A consistent rise in the price of water has of course influenced our behaviour more fundamentally. Today households and businesses are far more inclined to spend money investing in water efficient household appliances along with actively planting more drought-resistant gardens.

Most importantly, the sense of responsibility that all Australians have for our water resources has increased, with a much better understanding of the scarcity of water and the importance of conserving these resources.

Applauding increased water use efficiency and improvements in placing a true value on water in both rural and urban settings should not be confused of course with applauding increased prices, that's not a wise thing for a politician in particular to applaud! A properly functioning market should see downward pressure on prices wherever possible.

In the urban water landscape we do continue to see monopoly providers, deliverers and retailers of water, with varying levels of vertical integration. While the nature of storing and piping water to its end use presents as a natural monopoly, it is important for the states to consider all avenues to make urban water markets more efficient, driving prices down wherever possible.

Along with the potential for infrastructure reinvestment through privatisation, in the spirit of the NWI consideration should be given to greater competition or contestability for components of urban water delivery, especially in ways that can enhance the efficient operation of water markets and provide commensurate benefits to residential and business users, as well as the overall economy.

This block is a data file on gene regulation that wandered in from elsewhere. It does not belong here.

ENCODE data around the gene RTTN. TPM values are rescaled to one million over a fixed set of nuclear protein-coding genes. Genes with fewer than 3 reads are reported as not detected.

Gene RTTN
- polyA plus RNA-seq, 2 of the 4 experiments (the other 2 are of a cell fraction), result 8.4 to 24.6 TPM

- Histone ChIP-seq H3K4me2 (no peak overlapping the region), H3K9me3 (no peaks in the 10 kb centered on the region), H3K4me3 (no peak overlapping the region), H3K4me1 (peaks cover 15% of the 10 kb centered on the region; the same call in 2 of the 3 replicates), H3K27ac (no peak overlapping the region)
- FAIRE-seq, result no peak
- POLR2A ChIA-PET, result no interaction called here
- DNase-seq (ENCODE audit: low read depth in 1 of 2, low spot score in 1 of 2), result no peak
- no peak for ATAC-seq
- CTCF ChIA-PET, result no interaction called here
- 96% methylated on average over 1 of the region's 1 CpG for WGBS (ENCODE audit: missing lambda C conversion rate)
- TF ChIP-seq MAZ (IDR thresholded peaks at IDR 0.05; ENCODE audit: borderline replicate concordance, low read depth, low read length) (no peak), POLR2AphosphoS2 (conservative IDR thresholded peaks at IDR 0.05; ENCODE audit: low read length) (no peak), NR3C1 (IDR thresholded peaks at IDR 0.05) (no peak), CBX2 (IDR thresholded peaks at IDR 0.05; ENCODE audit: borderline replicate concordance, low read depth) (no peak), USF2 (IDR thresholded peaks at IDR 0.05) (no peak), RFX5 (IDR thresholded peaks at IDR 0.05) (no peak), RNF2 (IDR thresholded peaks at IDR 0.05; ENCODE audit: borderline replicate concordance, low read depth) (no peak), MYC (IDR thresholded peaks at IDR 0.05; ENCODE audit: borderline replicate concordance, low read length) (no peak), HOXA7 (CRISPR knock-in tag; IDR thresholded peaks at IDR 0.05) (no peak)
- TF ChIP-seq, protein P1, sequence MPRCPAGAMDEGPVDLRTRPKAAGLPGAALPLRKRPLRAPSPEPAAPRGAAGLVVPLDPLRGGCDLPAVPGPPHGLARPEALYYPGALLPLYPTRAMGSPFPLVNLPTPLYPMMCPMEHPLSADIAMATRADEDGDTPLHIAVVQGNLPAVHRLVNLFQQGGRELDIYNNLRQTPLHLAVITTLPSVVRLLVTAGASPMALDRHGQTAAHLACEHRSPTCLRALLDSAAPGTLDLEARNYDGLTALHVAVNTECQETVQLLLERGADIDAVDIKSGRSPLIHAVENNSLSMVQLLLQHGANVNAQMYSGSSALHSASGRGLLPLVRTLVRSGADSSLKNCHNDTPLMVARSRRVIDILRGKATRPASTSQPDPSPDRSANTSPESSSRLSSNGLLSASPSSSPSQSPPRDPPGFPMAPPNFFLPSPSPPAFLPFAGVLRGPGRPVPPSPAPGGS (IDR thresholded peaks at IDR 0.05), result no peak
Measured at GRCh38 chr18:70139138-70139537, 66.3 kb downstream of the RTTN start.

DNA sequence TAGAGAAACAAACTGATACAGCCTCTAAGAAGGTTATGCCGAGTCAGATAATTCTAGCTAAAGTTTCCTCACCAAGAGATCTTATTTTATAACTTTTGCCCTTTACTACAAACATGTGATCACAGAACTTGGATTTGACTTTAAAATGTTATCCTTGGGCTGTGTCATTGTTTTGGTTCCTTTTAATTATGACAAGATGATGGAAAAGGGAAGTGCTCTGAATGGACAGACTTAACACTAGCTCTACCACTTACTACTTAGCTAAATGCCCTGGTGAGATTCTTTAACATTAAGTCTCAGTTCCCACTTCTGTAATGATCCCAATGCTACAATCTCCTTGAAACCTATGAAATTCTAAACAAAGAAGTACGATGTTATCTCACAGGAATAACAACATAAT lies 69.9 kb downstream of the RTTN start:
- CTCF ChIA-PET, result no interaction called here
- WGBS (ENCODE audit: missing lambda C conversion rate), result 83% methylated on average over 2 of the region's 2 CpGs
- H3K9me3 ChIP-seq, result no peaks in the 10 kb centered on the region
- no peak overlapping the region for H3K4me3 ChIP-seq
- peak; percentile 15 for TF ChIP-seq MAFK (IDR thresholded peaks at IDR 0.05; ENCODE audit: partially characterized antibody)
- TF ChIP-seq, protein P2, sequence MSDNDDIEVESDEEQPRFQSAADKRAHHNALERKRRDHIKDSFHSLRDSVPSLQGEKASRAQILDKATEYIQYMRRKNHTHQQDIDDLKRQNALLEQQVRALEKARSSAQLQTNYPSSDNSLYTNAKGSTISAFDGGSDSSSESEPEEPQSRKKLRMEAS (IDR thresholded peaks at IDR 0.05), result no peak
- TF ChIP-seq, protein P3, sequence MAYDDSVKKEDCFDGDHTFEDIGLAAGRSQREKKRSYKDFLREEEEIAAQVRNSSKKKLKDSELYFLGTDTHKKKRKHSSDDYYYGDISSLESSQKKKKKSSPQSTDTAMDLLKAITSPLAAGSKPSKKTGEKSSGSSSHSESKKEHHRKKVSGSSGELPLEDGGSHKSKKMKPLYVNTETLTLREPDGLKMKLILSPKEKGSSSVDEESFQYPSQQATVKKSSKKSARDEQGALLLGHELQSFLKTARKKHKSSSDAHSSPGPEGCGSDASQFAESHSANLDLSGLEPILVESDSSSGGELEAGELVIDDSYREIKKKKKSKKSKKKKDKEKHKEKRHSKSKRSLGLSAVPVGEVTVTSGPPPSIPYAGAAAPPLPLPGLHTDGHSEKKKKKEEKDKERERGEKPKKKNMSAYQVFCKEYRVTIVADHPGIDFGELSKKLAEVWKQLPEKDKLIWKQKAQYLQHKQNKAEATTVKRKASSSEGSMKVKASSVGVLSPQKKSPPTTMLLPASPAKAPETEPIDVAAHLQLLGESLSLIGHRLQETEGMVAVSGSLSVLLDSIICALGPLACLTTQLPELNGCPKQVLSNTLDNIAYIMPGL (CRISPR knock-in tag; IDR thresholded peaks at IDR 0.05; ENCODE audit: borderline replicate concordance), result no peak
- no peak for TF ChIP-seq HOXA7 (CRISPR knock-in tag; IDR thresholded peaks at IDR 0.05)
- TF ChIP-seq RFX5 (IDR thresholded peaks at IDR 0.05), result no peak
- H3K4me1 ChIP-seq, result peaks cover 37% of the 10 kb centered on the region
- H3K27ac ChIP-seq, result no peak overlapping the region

I see that this topic has been given significant coverage by the notable speakers and panels that have been arranged to speak over the course of this conference. From my portfolio perspective this is a pleasing sight, to have an industry this highly engaged in continuing to improve the principles underpinning an industry; it is something that Government can sometimes only wish for.

But here we have representatives from right across this sector today, to discuss the future of the industry and with that the reforms that still need to be undertaken.

While the NWI has transformed the water sector fundamentally in a relatively short timeframe, we - the people in this room - are responsible for ensuring that these reforms are not left by the wayside. We must ensure that in the clamour for continued reform, the important and fundamental reforms of the past do not fall by the wayside.

While there has been recent speculation regarding the future of the National Water Commission, any potential changes to the NWC as an organisation will not diminish our Government's support for the NWI. We are committed to ensuring that the underlying NWI principles are not forgotten.

While I would never discuss rumour and innuendo surrounding Budget matters, it is useful to look closely at the functions, achievements and future of the NWC.

Under the National Water Commission Act 2004, the NWC has three core functions:

  • firstly, monitoring, audit and assessment on priority national issues related to water management in Australia and on progress in implementing the NWI;